Another of my favorite mass produced service containers is the Mason jar. Chronologically this was the predecessor to tin cans but it has remained on the market as an easy container for home canning. The technology is relatively simple. (Click here for a little history.) A metal band screws tight around the threads of a glass jar holding down a lid edged with sealing compound. The three parts are interchangeable, which is practical for any multi-use container. The real key to this system is the sealing compound. If canned properly the lid is sealed under pressure making the shelf life of the food much longer.
Achieving air tight seals with ceramics can be tricky. A ceramic version of this could avoid the screw top lid opting for the clamp lid. This cylindrical metal attachment applies pressure on a removable "O" ring. It can be raised and lowered increasing, or decreasing, the pressure on the seal. This type of clamp is best for an airtight system that needs to be accessed over and over again. On a small scale this is perfect for dried fruits, cereals, or other semi-perishable foods. I seem to remember Lorna Meaden makes jars with this type of sealing device. I couldn't come up with an image so if anyone has one please send it to me. The sealing clamp looks like this one below.
One of my first experiences with canning was making apple butter. When Virginia's apple crop was harvested in the fall a group of my father's friends would gather to make this southern delicacy. The process started on a Friday night when the group would peel and cut bushels of apples. Saturday morning started early when a small fire was built. (Is this starting to sound familiar? The process of wood firing ceramics and apple butter making are really similar.) When the coals burned down the apples went into a huge brass cauldron held aloft on a metal frame. As the apples simmered the kids would take turns walking around the cauldron stirring the mixture with a specially designed stir stick. (It looked a little bit like this guy). If you stopped stirring it would stick to the bottom and be ruined.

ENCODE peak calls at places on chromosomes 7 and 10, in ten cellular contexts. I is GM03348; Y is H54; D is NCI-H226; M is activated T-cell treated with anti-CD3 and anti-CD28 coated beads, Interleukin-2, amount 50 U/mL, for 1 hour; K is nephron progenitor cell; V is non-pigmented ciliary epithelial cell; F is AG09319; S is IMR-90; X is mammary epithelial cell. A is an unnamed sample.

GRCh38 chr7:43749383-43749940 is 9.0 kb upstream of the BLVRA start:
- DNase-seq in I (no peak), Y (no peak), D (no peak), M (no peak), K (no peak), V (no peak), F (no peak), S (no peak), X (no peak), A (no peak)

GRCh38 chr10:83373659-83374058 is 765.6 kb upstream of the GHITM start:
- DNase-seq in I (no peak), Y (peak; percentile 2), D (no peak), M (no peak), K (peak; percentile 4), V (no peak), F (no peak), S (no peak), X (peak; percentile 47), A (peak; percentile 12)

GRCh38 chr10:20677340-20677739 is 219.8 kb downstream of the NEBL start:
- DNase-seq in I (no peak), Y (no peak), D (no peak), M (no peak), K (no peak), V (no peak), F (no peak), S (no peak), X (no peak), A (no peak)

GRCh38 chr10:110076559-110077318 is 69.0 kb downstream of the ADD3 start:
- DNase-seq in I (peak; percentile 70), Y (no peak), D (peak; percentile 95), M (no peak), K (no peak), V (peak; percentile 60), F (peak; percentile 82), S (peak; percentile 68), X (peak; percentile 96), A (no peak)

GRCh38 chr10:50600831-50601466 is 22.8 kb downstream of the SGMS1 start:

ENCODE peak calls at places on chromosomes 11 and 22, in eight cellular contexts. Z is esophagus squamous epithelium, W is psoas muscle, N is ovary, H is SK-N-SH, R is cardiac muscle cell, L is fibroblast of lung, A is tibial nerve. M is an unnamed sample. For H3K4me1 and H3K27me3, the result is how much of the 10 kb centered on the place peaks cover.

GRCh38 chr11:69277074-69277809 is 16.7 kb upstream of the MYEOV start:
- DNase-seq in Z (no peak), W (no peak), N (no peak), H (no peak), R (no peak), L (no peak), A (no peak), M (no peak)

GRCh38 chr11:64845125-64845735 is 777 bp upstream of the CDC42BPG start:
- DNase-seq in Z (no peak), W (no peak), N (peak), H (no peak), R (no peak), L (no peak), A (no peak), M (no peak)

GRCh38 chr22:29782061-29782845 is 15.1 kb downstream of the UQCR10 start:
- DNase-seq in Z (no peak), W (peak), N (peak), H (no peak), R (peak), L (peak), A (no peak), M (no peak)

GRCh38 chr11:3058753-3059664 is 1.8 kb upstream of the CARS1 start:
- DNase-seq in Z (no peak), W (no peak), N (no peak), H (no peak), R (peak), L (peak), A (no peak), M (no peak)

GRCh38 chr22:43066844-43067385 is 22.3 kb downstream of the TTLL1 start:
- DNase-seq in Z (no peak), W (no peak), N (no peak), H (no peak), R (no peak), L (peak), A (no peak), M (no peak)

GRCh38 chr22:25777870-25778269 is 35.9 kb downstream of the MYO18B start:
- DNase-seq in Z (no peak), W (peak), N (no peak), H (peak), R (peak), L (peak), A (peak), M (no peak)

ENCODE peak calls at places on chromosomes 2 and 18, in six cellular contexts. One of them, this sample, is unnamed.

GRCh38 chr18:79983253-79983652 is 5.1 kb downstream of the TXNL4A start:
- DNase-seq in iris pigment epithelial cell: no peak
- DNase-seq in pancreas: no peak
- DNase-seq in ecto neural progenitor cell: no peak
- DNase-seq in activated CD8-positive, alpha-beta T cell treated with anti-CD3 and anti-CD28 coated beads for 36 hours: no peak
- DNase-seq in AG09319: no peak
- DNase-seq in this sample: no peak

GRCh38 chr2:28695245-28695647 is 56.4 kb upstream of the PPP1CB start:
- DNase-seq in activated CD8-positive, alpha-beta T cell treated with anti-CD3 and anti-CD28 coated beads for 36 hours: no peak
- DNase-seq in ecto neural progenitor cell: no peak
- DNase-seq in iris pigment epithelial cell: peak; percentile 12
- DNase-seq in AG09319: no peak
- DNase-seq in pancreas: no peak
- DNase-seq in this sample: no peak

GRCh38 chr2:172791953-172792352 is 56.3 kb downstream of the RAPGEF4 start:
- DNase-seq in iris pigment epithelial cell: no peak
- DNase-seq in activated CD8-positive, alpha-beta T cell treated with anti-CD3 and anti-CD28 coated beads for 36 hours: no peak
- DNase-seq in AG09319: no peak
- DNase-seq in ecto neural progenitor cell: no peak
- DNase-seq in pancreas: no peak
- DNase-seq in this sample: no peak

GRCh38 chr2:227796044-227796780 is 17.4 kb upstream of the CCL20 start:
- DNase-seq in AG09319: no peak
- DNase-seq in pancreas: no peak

Within ten hours the mixture went from solid chunks, to applesauce, to a thick paste. We would say a little prayer blessing the days work and throw in the nutmeg, cinnamon, sugar, and all spice. At this point the canning tables where set up. After years of doing this the group had an assembly line process down. The canning jars where clean and the lids were boiled. One person filled the jar, one whiped the lid, one put the lid on, and one put the sealed jar in the box. We had two teams that worked each side of the table. The canning took a few hours but the shared labor produced multiple cases of apple butter for each family. We ate apple butter all year long from one communal days worth of work. My fathers basement was filled with older years prized jars. We treated them like fine wine labeling them with their year. If you came to our house you might be offered biscuits with butter and a fine 1988 vintage. (Click here for a much easier crock pot apple butter recipe.)
Another Virginia tradition that utilizes the mason jar is moonshine. This can take the form of corn liquor, aka White Lightning, or fruit liquor which uses soaked fruit to mask the impurities in the ethanol from the still. As a side note E85 Ethanol, an alternative to petroleum is fundamentally the same as moonshine. This isn't the only car/moonshine connection. NASCAR, America's largest sport, evolved from whiskey runners souping up their cars to out run tax agents. ( Click here for more info.)
Franklin County, which is close to my home town, is the self described "Moonshine Capital of the World." This dates back to the late 1920's when prohibition was in full swing. A recently read an article that stated "Between 1930 and 1935 local still operators and their business partners sold a volume of whiskey that would have generated $5,500,000 in excise taxes at the old 1920 tax rate." (Click here for more info.) This is no small sum. Roughly converted to 2010 dollars this is around $69,000,000. The ironic thing about Virginia's illegal liquor business is that it was equally matched by its religious fervor. Drinking, dancing, and cussing were first cousins to communion, praying, and singing hymns. As the old saying goes their is a fine line between Saturday night and Sunday morning.
I can tell Virginia stories for hours but I'll save them for later posts. Next post in this series will be on the virtues of the plastic milk jug. I am a big fan of those squishy hollow handles. Have a good weekend and happy potting.